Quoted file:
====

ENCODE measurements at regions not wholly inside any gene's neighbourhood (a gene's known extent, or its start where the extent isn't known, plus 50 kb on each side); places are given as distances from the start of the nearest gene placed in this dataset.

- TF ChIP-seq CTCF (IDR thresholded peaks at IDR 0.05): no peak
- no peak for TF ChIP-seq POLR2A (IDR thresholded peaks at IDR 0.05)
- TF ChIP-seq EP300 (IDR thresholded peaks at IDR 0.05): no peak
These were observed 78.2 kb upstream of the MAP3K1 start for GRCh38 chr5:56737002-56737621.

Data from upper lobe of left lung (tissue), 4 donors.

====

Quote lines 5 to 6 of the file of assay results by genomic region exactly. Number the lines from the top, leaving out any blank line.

These were observed 78.2 kb upstream of the MAP3K1 start for GRCh38 chr5:56737002-56737621.

Data from upper lobe of left lung (tissue), 4 donors.